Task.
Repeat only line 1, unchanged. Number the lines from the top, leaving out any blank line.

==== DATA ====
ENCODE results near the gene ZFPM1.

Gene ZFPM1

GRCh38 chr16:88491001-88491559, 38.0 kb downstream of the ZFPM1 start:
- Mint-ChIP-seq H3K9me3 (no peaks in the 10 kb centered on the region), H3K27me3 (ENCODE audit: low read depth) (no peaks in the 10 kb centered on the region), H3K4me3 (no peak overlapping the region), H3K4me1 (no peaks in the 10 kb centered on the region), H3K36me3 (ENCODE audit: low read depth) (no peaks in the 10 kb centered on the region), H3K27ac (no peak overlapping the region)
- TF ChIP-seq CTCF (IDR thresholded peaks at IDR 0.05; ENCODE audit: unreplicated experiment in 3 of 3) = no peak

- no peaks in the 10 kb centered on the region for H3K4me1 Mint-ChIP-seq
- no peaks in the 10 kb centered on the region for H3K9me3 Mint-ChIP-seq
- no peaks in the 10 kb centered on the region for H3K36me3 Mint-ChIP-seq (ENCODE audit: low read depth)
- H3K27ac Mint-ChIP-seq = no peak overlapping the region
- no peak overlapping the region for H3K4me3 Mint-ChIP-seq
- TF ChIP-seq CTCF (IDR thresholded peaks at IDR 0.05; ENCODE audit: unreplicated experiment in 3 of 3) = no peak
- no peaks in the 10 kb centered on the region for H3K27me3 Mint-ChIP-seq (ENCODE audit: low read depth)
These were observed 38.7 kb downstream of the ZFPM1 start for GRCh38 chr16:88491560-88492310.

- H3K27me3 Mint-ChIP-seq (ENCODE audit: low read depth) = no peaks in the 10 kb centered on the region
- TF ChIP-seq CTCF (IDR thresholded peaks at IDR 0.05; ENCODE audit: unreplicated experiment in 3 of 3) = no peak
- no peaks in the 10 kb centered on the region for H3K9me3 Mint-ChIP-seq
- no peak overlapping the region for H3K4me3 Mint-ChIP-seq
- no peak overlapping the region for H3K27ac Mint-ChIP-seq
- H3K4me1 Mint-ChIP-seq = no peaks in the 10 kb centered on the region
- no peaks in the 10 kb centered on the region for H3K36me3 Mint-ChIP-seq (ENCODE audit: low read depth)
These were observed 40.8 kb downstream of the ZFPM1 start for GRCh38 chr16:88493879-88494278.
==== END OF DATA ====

ENCODE results near the gene ZFPM1.